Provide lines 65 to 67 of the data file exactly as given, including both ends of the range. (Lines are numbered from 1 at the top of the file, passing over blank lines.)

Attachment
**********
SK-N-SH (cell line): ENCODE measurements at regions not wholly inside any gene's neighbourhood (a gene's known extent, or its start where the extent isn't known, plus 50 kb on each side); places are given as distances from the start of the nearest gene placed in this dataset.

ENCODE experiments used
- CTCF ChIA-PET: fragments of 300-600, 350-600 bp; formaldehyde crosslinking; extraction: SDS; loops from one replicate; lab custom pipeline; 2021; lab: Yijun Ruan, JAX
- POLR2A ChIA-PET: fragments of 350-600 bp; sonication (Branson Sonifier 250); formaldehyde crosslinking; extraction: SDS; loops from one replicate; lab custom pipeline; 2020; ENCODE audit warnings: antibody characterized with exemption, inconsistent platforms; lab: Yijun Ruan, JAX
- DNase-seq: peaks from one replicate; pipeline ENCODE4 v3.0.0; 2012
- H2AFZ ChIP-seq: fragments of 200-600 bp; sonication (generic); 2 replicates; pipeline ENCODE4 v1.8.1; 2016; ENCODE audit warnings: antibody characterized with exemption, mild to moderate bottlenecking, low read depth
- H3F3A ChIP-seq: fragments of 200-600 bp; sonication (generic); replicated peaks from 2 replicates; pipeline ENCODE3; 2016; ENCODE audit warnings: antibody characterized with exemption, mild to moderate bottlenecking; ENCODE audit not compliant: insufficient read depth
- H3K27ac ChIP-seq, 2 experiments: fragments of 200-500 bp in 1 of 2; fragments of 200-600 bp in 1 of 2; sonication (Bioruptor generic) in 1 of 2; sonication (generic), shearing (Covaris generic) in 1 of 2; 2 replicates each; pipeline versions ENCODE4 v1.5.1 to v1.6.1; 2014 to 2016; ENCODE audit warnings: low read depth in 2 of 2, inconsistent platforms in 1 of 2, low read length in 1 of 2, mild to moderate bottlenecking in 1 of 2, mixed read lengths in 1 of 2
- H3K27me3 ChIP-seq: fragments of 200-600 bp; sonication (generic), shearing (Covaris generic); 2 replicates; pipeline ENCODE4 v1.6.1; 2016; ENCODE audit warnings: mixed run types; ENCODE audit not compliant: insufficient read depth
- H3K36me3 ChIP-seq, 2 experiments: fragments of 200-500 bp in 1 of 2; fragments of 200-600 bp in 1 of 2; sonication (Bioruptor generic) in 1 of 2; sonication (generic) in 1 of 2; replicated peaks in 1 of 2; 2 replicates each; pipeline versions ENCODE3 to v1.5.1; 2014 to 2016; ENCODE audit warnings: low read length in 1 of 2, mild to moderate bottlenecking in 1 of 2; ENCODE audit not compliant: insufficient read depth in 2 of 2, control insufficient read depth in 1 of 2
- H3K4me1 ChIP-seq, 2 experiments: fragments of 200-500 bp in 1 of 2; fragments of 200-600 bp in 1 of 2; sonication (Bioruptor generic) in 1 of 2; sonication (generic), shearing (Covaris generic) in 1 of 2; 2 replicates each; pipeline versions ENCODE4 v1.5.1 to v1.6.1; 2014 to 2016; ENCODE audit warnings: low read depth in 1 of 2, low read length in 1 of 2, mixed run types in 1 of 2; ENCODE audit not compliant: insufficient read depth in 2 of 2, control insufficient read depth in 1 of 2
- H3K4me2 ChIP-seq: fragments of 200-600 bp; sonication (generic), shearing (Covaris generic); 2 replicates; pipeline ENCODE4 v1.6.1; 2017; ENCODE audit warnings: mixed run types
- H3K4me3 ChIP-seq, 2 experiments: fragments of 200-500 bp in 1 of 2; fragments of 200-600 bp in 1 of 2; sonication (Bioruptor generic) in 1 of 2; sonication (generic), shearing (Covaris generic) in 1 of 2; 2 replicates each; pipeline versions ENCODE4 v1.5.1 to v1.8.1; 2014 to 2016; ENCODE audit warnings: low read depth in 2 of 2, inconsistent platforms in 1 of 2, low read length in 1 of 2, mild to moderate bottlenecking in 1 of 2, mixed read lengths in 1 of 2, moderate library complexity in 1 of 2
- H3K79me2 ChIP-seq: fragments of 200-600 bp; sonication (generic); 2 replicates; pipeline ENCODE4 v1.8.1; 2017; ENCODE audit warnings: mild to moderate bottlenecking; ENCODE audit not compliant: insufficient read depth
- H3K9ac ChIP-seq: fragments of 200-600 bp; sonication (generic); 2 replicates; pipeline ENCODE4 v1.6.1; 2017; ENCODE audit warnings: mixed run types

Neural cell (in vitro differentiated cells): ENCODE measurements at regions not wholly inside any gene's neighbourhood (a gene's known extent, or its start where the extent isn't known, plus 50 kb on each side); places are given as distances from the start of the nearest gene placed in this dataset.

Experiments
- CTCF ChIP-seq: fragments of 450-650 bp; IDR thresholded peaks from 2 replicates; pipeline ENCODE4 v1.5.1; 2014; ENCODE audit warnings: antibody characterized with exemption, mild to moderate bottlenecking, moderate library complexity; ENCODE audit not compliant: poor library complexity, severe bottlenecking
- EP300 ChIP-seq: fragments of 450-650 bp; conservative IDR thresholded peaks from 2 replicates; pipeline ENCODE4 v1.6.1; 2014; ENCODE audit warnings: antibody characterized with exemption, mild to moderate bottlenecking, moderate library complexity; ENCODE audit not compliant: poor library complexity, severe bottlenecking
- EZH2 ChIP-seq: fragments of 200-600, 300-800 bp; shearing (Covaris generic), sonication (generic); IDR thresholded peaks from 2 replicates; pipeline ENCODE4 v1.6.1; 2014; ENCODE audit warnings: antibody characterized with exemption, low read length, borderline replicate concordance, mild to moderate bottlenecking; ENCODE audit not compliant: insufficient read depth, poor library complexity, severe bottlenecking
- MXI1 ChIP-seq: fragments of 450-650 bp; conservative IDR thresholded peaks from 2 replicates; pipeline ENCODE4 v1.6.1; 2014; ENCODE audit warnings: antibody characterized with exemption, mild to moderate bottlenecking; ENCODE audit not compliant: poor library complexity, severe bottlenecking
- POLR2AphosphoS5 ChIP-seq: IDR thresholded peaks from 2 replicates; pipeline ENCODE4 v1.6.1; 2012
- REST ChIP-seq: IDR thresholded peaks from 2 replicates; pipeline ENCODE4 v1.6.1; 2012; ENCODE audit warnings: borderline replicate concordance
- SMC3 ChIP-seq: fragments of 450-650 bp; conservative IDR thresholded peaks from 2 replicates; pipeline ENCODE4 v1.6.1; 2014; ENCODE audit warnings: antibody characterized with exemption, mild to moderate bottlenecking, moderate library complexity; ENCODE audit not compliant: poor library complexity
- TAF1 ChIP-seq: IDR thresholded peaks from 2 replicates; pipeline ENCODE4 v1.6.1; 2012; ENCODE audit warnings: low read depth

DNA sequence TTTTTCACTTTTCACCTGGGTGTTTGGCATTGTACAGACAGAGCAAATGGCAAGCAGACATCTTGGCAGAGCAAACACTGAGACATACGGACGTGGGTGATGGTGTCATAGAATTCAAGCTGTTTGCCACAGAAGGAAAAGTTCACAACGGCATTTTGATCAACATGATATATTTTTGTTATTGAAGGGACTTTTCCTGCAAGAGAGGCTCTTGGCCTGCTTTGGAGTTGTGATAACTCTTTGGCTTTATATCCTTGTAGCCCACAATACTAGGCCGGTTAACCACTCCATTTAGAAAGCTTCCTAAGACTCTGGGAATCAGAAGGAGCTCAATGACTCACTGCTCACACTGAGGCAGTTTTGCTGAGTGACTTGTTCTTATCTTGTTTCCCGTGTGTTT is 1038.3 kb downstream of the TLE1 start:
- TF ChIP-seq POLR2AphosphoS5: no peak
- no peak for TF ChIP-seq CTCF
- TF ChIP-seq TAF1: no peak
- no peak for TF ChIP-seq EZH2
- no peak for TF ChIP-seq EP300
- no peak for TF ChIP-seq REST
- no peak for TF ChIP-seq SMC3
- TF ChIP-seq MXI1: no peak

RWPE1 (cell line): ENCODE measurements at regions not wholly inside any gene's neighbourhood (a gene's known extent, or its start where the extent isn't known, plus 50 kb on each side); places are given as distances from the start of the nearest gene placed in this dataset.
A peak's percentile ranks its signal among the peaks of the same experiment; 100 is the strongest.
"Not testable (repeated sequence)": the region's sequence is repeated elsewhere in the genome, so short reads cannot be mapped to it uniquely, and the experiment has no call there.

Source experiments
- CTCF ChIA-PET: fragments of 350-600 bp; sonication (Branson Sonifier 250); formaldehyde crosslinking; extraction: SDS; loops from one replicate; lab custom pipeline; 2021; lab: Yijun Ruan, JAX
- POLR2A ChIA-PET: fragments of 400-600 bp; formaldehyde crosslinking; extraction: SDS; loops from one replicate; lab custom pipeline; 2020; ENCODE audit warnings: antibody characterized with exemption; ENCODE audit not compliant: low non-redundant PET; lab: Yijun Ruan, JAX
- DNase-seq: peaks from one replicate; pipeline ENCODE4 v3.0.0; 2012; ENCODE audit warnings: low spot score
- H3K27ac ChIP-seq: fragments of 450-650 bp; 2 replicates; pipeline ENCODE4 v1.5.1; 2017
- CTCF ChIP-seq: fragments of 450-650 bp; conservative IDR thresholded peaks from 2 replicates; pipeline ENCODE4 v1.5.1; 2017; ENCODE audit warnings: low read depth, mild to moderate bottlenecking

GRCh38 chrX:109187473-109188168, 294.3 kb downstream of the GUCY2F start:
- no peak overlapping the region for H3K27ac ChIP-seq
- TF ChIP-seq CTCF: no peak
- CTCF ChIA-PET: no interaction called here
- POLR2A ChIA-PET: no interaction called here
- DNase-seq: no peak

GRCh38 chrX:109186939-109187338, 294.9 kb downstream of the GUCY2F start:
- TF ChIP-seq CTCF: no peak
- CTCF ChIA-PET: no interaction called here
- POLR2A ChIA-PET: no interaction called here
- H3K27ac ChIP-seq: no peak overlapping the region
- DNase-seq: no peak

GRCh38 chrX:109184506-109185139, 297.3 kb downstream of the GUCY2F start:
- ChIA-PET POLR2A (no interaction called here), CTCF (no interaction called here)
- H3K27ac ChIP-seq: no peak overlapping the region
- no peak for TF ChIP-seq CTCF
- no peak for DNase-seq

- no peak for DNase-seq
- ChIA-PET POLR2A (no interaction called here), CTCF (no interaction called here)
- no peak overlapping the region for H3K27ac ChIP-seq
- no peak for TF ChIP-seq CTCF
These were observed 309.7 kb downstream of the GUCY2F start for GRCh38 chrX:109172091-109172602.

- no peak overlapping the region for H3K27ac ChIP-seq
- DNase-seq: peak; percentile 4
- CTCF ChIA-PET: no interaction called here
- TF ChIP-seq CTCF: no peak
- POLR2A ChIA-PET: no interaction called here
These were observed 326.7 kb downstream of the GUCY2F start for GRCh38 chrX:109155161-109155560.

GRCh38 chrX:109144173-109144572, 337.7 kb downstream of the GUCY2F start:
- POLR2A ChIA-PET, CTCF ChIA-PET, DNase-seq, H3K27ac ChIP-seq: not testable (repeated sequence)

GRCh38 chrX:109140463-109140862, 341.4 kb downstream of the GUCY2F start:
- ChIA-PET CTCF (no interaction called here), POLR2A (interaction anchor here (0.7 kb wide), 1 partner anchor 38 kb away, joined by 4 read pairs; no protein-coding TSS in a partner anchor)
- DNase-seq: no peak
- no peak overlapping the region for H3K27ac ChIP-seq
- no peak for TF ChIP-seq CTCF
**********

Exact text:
These were observed 309.7 kb downstream of the GUCY2F start for GRCh38 chrX:109172091-109172602.

- no peak overlapping the region for H3K27ac ChIP-seq
- DNase-seq: peak; percentile 4